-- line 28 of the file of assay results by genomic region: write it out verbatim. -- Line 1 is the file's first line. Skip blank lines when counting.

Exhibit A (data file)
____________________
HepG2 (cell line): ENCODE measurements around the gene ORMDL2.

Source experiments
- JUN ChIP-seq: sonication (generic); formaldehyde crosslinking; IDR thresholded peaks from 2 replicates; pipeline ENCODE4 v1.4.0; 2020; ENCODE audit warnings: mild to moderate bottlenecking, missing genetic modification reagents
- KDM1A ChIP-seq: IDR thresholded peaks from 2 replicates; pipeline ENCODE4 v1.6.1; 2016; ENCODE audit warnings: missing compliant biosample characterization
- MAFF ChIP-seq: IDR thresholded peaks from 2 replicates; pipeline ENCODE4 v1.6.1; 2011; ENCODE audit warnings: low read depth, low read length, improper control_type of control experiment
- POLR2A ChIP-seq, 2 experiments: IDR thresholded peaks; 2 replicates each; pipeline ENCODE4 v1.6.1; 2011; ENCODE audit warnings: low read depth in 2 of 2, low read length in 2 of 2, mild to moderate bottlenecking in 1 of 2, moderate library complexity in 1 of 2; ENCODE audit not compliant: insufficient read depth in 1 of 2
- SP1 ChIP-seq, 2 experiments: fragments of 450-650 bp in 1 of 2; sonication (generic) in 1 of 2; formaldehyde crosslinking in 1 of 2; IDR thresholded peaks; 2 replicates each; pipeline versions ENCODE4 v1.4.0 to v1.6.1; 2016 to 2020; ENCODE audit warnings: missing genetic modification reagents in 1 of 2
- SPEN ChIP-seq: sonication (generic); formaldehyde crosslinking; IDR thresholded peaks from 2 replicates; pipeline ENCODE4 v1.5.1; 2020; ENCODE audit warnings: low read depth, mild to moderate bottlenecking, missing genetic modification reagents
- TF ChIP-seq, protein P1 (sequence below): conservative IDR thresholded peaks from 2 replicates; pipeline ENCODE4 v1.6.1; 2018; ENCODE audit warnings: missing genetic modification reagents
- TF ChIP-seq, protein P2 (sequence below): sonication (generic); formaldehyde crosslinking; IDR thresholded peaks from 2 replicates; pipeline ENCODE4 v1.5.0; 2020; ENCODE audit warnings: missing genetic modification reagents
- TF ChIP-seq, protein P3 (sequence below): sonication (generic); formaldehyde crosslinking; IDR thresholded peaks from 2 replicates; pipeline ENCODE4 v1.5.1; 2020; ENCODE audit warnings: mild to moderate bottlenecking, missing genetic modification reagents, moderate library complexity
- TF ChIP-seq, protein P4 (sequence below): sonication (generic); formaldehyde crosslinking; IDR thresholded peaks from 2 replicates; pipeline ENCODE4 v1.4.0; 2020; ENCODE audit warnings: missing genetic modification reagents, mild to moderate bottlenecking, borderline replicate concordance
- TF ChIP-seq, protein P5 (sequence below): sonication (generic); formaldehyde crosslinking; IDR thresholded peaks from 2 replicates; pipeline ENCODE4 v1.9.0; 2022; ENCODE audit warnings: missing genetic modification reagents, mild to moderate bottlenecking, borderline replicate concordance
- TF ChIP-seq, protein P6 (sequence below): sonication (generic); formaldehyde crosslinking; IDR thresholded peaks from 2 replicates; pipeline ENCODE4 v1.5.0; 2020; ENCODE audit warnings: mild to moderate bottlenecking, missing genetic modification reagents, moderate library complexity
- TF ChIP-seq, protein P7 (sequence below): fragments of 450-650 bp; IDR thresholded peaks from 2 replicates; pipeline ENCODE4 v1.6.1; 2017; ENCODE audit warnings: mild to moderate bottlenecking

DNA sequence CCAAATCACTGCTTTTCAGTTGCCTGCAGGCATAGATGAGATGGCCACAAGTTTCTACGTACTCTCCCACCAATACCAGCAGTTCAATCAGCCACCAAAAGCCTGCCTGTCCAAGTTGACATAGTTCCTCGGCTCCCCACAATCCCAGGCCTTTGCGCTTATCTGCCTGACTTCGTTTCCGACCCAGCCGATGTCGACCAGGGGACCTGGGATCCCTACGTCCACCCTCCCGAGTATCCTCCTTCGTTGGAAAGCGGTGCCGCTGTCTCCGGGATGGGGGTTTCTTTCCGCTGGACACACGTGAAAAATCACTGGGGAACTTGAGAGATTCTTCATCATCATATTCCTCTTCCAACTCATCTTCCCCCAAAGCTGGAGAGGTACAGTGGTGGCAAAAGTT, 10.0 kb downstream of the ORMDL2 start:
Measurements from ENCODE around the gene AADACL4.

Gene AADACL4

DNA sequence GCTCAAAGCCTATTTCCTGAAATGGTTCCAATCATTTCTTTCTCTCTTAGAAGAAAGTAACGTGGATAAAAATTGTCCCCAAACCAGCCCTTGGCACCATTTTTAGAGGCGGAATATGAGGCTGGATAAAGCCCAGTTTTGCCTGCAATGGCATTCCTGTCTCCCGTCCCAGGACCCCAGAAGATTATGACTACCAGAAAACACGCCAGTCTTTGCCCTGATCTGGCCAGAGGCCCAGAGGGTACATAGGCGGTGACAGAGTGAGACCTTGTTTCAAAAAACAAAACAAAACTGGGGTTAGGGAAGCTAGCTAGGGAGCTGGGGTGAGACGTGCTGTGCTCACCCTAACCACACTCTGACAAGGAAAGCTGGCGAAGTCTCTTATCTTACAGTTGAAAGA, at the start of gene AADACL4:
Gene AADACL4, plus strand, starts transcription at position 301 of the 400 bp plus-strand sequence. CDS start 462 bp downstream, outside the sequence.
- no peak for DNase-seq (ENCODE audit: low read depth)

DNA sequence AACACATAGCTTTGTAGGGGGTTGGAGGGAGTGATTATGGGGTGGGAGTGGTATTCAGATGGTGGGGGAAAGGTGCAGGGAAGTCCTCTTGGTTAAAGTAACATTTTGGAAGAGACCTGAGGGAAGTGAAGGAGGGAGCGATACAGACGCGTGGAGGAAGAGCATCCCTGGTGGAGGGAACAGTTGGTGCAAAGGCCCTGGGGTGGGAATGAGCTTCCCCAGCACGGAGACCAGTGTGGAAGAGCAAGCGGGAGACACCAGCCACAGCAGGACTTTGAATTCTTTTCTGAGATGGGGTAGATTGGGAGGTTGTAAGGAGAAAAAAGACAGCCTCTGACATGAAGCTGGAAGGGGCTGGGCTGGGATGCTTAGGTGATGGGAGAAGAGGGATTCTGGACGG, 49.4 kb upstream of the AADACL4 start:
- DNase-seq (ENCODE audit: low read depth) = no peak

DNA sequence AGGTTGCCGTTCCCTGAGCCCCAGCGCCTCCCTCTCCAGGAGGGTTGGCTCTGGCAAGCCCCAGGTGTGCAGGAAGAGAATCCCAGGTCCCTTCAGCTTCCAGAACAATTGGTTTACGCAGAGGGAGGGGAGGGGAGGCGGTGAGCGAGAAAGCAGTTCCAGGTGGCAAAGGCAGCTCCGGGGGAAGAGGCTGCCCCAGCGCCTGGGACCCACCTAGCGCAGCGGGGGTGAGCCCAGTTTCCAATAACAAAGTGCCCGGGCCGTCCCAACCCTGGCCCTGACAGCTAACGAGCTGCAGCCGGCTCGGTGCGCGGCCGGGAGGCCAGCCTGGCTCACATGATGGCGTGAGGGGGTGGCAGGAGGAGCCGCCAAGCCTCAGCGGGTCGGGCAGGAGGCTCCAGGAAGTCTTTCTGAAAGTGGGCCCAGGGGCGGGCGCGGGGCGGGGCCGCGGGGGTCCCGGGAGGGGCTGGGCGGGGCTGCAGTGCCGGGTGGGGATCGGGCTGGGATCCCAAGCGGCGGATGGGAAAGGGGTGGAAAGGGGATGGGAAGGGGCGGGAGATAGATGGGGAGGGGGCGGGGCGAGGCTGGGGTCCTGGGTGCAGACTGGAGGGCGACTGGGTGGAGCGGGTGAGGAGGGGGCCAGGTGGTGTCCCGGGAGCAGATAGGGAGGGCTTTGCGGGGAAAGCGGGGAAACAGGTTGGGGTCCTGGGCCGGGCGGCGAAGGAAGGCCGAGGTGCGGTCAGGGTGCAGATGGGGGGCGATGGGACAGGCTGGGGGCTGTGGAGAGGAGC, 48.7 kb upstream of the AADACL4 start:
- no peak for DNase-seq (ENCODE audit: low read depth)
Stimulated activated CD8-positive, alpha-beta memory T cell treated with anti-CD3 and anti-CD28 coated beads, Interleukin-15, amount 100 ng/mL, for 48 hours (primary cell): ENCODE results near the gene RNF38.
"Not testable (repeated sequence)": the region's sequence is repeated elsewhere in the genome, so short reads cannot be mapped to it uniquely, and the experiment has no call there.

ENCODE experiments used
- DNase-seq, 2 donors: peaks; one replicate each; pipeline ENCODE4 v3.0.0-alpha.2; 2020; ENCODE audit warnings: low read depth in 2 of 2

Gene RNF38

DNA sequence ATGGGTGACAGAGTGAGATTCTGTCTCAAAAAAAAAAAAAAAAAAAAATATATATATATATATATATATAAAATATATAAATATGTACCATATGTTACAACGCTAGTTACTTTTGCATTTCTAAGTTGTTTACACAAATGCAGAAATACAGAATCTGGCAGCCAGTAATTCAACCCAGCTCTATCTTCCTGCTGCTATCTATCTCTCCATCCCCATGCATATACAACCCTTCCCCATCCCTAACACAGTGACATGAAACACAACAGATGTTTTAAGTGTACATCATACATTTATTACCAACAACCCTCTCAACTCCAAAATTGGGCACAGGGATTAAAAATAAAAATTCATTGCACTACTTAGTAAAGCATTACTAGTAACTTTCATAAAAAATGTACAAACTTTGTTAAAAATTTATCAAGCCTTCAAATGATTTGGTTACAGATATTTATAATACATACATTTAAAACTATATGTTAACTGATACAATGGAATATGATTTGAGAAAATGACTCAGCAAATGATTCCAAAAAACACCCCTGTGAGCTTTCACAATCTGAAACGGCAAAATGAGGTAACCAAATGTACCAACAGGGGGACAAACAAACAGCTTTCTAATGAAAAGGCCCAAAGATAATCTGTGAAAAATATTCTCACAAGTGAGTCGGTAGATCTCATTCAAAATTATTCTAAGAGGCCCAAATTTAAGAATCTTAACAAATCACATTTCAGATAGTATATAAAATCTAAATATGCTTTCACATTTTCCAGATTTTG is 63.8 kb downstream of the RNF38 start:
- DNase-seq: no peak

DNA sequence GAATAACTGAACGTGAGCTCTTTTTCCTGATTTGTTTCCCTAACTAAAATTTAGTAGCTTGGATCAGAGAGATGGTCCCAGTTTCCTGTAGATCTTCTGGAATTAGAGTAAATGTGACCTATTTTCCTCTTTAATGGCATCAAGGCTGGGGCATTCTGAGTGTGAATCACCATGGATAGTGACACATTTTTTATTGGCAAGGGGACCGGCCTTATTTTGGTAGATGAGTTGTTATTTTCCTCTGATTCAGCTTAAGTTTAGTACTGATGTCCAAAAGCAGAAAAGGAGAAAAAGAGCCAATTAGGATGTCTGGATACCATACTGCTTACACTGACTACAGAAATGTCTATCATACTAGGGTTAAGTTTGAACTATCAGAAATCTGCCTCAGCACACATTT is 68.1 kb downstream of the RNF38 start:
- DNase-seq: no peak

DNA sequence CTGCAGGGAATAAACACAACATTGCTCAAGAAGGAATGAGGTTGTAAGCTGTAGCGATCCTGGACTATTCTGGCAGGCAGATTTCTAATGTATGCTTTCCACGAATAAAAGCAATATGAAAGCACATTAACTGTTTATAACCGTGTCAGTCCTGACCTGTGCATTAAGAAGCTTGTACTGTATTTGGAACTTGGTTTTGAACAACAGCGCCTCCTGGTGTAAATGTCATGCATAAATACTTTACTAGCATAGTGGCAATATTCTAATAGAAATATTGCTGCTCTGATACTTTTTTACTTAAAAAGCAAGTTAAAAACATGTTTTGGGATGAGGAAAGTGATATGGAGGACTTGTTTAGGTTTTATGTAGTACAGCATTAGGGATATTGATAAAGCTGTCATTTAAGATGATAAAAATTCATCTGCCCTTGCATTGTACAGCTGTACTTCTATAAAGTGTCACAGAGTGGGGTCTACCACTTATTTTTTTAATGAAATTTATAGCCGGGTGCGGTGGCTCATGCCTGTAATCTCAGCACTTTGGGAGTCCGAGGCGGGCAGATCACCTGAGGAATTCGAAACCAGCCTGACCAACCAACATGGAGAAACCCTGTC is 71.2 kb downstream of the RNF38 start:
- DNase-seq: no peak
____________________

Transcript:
ENCODE experiments used